This prospective, cross-sectional study was conducted among hypertensive patients in a tertiary care teaching hospital situated near Puducherry. The prescriptions were collected from hypertensive patients over the period of 3 months (December 2015–February 2016) from the medicine (outpatient/inpatient) department and analyzed for pattern and rate of pDDI, common interacting pairs, high-risk drugs, and associated risk factors. The study was commenced after getting approval from the Institutional Ethical Committee (Code No: 60/2015) and written informed consent from all the patients. Sample size was calculated using Epi Info 3.4.3 software (Centers for Disease Control and Prevention, Atlanta, USA) considering 91.1%[10] as the prevalence rate of DDI among hypertensive patients with 95% confidence interval and the estimated total sample size was 125. Adult hypertensive patient's prescriptions of both genders with and without comorbidities such as diabetes mellitus, CAD, dyslipidemia, and CKDs were included in the study. Pregnant women and hypertensive patients with acute medical conditions such as acute left ventricular failure and myocardial infarction were excluded from the study. Demographic data, comorbid conditions, diagnosis, and drugs prescribed were noted [Pro forma 1]. Each prescription was screened for pDDI using Medscape database interaction checker.[12] This software has the appropriate specificity and sensitivity to detect possible drug interactions. In Medscape drug interaction checker, drug interactions were categorized based on severity as minor (current medications can be continued), significant (close monitoring is required), and serious (suggested for alternative medication). DDIs were further classified based on the mechanism as pharmacodynamic interactions, pharmacokinetic interactions, and unspecified using Medscape drug interaction checker.[11]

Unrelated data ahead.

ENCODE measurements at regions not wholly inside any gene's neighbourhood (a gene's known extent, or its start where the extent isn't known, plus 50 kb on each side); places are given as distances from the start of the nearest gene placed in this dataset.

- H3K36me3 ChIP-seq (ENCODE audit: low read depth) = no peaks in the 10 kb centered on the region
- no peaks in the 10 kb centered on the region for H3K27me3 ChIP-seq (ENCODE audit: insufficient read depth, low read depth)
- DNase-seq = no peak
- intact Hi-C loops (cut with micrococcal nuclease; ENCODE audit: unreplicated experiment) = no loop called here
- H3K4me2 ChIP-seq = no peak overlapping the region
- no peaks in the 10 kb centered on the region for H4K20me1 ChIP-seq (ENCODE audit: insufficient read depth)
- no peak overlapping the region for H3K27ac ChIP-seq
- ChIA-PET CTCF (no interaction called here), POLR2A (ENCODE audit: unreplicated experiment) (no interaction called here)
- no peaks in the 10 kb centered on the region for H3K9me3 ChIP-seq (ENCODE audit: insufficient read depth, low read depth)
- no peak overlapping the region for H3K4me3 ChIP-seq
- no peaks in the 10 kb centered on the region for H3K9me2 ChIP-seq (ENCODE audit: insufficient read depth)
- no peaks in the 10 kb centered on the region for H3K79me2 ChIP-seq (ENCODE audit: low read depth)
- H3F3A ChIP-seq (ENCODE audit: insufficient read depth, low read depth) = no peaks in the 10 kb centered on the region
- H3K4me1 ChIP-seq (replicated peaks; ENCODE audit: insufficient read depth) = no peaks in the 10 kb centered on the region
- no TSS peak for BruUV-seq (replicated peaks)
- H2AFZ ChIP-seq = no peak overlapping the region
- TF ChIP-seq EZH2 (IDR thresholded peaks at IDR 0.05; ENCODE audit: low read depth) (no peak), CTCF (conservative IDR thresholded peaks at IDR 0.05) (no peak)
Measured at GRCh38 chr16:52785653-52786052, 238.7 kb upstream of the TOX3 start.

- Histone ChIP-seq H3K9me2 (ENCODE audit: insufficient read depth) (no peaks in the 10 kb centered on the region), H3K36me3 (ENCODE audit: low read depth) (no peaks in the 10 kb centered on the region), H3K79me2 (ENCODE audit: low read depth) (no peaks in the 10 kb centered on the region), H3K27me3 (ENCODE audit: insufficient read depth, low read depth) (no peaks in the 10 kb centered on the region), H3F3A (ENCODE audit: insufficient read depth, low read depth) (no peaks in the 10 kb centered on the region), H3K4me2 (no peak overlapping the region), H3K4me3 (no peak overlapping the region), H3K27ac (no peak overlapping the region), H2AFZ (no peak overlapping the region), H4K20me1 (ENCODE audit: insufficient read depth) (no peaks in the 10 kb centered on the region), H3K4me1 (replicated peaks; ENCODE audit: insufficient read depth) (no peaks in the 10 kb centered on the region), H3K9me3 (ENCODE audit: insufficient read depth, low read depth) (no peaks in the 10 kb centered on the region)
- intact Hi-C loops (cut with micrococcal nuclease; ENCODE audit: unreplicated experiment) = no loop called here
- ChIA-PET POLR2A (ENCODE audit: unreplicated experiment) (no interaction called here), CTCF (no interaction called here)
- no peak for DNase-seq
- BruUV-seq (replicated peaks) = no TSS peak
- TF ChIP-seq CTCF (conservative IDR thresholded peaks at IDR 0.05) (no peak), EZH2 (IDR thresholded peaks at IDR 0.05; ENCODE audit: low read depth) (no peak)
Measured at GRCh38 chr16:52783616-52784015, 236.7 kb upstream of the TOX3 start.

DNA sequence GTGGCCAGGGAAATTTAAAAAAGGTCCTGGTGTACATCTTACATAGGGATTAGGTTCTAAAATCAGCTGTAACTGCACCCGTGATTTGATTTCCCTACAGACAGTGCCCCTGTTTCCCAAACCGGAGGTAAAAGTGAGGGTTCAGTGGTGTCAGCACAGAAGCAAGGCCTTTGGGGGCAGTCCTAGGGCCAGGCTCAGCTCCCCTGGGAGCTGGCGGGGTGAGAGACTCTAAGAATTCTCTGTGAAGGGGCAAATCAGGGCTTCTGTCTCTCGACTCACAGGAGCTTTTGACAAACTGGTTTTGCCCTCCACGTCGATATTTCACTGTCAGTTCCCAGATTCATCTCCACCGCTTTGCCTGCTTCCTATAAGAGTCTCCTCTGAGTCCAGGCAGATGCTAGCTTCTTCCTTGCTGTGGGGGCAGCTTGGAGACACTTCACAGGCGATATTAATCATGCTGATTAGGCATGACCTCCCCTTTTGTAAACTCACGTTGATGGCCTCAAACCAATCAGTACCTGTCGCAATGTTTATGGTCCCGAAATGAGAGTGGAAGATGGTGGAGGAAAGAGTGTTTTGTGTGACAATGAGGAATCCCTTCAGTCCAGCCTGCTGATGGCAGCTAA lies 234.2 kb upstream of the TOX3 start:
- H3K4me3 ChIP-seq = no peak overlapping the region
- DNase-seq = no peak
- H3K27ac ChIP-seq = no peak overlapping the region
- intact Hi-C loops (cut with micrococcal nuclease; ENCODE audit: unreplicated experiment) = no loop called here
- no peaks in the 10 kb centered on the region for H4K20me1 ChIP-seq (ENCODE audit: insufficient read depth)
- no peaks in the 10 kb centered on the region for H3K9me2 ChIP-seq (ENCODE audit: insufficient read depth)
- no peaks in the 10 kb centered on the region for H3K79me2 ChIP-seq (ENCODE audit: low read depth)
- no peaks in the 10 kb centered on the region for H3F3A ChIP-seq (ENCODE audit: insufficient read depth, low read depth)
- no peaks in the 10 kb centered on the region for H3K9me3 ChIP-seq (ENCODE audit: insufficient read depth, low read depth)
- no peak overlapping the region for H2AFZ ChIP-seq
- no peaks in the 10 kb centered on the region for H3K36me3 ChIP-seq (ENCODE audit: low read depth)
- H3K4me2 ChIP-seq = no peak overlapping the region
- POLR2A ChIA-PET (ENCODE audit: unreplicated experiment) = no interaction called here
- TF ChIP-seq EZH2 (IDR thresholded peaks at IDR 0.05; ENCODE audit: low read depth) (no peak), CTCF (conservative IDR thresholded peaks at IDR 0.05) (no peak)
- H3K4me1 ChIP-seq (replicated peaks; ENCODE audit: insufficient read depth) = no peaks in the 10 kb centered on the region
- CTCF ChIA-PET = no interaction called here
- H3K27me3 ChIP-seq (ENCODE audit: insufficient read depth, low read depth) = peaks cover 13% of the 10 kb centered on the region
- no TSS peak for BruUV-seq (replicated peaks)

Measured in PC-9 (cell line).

Statistical analysis

Data were collected and entered in Microsoft Excel 2010 spreadsheet, and analysis was done using SPSS for Windows version 16.0 software (SPSS, Inc., Chicago, IL, USA).[13] Frequencies and percentages were used to represent gender, age group, comorbidities, number of interactions, and number of drugs used by the patients. Multivariate logistic regression analysis was done to determine the association of occurrence of pDDIs with specified risk factors including gender, age, comorbidities, and number of drugs prescribed. Pearson's correlation coefficient was used to analyze the correlation between DDI with gender and polypharmacy. P = 0.05 or less was deemed statistically significant.

 Results



Among the 125 hypertensive patients, the same (125 prescriptions), with a total number of 650 drugs prescribed were analyzed for pDDIs using Medscape interaction checker. Among the study population, females were predominant accounting for 61.6% and 38.4% were males. More than half of the patients (56%) belonged to the age group of 40–60 years. The most frequent comorbid condition was diabetes mellitus (19.2%), CAD (5.6%), and CKD (1.6%), and the average number of comorbid conditions per patient is 0.45 ± 0.70. The average numbers of drugs per prescription were 5.02 ± 2.04 and 82.4% of patients received ≥4 drugs. Demographic details are shown in [Table 1]. Sixty prescriptions (48%) out of 125 had at least one pDDI, and majority of 85.4% was significant. No serious drug interactions were identified. Exactly 37.3% of DDI was due to pharmacodynamic interactions, 22.7% was pharmacokinetic, and 39.8% was unspecified. The patterns of DDI are shown in [Table 2].{Table 1}{Table 2}